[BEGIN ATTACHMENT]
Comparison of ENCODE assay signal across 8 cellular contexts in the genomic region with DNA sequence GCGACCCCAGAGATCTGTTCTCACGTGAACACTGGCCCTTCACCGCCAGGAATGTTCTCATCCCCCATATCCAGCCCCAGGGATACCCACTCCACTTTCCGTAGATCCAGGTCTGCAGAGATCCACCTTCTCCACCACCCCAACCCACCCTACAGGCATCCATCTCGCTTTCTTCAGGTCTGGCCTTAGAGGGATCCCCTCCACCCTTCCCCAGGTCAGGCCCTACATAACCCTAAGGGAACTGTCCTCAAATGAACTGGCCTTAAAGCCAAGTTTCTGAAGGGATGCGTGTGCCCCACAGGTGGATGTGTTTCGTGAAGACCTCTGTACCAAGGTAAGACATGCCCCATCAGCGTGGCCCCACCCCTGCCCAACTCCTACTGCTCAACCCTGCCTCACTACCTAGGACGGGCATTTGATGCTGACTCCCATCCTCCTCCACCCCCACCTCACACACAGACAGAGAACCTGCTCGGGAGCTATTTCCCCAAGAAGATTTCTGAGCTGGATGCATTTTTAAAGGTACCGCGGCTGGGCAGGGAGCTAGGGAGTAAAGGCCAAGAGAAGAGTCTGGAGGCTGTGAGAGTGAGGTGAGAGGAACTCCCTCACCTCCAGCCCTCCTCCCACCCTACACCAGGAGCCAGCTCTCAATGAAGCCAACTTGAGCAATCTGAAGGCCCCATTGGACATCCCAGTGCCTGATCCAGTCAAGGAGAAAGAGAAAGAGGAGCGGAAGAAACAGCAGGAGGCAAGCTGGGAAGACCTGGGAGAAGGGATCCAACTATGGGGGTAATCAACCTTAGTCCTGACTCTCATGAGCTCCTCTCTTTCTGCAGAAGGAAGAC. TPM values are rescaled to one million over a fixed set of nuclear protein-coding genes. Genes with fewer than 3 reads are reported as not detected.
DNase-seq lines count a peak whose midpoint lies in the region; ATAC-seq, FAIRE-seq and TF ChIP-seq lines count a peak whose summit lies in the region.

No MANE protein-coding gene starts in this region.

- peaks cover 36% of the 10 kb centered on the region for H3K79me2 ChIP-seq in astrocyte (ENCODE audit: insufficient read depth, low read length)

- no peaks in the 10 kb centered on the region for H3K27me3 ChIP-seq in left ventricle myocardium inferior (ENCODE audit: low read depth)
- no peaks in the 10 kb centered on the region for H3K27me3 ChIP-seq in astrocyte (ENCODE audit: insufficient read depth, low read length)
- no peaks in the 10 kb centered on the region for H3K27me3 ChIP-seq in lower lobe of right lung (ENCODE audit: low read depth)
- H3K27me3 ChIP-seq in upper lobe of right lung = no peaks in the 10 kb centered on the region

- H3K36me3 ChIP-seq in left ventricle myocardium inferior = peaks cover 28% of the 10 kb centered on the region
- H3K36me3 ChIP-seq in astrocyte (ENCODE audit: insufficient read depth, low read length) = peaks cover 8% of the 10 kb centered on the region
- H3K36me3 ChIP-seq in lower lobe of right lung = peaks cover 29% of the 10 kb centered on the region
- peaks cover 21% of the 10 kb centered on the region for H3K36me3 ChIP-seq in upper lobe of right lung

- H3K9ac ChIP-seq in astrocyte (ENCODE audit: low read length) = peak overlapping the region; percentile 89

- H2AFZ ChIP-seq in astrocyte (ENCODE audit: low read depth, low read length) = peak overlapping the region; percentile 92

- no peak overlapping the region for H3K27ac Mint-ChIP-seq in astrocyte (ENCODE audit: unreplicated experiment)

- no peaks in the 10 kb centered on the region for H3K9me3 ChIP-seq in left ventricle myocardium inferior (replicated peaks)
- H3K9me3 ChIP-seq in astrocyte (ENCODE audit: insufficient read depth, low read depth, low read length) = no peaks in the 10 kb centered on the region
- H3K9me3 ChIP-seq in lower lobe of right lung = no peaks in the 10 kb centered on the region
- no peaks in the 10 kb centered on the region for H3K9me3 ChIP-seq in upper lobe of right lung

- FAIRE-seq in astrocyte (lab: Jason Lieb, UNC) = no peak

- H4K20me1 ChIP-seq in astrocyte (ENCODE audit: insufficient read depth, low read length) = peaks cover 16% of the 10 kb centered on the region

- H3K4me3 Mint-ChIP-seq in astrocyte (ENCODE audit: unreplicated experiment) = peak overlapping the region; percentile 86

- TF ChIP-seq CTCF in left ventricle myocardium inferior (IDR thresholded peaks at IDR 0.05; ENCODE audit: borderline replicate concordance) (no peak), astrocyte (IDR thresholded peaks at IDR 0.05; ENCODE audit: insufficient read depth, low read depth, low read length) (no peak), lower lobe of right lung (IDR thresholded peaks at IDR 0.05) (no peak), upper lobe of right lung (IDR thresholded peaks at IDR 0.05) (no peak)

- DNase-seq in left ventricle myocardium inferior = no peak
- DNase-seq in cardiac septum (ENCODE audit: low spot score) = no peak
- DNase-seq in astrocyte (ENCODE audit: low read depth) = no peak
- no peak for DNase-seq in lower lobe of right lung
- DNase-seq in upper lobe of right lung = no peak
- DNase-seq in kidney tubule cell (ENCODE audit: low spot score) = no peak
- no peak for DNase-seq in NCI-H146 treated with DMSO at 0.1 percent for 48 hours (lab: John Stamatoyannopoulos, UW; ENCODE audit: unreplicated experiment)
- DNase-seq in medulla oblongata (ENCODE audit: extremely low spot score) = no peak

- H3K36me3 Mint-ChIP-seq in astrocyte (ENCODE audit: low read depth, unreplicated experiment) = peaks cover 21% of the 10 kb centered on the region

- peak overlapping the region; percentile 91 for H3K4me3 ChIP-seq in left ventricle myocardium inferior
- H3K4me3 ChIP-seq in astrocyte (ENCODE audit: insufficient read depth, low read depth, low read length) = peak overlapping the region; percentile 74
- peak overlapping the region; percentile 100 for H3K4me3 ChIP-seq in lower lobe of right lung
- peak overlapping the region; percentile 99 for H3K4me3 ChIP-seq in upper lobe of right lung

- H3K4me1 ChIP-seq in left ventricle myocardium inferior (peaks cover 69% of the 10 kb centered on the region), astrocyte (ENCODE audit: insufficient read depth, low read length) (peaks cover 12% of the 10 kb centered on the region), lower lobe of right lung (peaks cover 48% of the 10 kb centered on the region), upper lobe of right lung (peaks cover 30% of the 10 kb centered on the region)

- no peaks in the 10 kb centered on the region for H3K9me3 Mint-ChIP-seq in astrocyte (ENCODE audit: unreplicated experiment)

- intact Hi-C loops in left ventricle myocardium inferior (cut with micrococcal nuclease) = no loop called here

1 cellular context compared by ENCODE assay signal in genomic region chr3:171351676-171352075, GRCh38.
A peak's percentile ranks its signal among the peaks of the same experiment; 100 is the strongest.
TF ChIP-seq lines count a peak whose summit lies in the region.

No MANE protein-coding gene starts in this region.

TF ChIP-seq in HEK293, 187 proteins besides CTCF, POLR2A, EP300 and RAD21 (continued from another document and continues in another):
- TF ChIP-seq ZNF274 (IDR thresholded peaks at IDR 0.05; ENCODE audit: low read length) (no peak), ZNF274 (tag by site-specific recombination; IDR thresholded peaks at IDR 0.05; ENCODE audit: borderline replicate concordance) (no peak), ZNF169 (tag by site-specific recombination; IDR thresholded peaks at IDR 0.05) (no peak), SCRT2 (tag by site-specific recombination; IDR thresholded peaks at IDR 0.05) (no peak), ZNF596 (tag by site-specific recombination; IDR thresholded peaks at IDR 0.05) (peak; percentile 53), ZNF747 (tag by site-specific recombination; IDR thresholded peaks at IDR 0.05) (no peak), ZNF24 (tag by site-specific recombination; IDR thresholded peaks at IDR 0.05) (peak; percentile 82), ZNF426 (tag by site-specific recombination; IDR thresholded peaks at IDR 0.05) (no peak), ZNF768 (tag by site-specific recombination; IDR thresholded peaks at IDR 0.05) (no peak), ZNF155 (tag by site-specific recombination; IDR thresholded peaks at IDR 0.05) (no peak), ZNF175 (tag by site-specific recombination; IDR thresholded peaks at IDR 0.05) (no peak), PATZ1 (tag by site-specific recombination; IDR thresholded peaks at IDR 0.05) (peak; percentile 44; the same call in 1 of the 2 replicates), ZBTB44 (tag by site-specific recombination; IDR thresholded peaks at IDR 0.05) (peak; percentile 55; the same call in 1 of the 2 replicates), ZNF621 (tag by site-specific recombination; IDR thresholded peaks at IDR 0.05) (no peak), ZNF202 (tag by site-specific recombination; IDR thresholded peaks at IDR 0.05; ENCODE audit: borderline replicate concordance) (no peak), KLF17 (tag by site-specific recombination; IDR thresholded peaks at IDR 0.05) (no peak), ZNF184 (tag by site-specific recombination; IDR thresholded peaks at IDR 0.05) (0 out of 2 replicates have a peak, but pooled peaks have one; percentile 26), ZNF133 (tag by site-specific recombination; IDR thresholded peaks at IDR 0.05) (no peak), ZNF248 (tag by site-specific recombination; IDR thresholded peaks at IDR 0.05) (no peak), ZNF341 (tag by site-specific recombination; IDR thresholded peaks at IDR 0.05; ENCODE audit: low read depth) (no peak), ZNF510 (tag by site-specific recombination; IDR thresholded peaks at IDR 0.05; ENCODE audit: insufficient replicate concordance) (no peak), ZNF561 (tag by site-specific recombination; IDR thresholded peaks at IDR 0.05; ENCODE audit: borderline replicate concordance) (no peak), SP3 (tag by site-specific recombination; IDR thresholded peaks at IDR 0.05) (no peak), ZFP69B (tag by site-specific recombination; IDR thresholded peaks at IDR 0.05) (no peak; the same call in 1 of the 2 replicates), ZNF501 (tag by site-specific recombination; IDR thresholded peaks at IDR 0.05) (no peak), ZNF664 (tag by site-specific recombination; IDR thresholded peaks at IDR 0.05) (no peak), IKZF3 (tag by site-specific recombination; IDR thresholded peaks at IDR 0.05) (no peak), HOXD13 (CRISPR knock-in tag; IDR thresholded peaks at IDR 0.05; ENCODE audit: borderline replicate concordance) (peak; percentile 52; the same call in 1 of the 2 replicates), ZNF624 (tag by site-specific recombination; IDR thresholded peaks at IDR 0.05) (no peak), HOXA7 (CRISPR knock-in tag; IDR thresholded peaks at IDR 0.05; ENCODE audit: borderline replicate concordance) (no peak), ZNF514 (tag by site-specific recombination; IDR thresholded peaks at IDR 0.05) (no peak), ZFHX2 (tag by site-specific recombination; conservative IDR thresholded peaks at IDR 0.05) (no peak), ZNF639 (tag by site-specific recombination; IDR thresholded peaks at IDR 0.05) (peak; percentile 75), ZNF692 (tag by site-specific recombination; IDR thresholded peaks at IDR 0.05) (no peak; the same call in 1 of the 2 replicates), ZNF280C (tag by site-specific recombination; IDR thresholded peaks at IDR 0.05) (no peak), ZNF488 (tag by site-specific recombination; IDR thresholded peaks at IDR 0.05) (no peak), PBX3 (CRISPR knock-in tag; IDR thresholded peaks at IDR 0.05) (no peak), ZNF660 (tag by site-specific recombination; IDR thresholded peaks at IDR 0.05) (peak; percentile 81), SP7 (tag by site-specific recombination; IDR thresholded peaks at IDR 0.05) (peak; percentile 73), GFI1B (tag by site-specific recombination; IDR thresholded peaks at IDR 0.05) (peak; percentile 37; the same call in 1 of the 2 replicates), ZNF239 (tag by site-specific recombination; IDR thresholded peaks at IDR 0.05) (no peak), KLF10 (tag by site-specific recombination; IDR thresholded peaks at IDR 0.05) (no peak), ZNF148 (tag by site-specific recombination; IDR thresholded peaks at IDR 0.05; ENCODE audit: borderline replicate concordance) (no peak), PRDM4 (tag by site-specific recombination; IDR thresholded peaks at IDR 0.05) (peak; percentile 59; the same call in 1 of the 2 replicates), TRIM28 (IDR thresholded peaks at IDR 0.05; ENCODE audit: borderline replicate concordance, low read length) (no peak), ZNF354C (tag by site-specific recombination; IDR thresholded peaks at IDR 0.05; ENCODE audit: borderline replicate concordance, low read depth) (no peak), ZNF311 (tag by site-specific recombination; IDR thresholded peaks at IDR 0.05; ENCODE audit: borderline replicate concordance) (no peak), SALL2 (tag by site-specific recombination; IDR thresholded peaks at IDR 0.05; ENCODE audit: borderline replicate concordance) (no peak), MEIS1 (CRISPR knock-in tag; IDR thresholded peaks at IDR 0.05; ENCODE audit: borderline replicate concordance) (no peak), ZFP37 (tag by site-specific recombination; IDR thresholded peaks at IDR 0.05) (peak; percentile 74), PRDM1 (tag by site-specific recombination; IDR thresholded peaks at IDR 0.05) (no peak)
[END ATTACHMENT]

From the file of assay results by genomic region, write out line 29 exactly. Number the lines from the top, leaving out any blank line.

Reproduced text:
- DNase-seq in kidney tubule cell (ENCODE audit: low spot score) = no peak